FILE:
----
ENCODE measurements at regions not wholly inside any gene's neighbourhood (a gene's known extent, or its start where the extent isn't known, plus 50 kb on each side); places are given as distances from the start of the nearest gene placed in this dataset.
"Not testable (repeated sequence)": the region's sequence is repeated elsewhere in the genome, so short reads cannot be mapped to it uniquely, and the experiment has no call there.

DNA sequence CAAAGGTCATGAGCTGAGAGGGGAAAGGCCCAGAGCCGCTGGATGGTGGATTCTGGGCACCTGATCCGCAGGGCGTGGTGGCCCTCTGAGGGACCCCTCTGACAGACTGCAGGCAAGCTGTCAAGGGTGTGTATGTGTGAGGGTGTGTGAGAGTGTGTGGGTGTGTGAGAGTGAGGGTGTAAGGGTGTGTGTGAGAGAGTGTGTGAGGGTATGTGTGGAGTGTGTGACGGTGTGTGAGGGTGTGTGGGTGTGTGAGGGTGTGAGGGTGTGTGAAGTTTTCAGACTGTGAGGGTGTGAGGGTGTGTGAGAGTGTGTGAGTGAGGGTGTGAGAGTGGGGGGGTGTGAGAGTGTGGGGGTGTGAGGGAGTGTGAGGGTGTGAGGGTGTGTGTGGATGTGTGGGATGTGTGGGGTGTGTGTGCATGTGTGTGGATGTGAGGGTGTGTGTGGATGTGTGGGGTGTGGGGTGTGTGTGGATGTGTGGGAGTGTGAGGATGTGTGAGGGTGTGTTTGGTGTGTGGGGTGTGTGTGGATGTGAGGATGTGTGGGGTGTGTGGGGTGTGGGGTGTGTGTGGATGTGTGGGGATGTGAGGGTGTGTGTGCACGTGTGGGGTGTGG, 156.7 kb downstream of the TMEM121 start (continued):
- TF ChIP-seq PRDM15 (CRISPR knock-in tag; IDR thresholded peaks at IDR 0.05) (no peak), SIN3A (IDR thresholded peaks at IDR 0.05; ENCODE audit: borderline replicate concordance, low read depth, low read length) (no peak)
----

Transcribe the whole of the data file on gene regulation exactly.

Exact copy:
ENCODE measurements at regions not wholly inside any gene's neighbourhood (a gene's known extent, or its start where the extent isn't known, plus 50 kb on each side); places are given as distances from the start of the nearest gene placed in this dataset.
"Not testable (repeated sequence)": the region's sequence is repeated elsewhere in the genome, so short reads cannot be mapped to it uniquely, and the experiment has no call there.

DNA sequence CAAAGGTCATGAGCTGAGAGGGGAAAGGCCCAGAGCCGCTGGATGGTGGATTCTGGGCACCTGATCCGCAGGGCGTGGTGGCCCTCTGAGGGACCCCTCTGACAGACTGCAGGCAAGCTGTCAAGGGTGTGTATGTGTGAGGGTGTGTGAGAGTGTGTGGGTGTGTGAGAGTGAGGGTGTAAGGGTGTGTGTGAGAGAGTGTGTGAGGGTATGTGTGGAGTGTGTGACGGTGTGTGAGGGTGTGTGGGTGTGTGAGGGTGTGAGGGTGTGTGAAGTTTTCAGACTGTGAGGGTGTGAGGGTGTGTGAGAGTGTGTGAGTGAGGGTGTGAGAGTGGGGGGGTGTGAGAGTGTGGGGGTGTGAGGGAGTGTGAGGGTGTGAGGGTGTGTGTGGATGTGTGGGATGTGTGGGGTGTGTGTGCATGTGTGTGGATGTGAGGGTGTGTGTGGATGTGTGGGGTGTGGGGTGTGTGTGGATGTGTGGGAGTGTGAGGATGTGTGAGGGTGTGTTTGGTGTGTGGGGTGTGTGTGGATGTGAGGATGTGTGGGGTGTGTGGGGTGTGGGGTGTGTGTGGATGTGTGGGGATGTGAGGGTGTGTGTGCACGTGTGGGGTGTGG, 156.7 kb downstream of the TMEM121 start (continued):
- TF ChIP-seq PRDM15 (CRISPR knock-in tag; IDR thresholded peaks at IDR 0.05) (no peak), SIN3A (IDR thresholded peaks at IDR 0.05; ENCODE audit: borderline replicate concordance, low read depth, low read length) (no peak)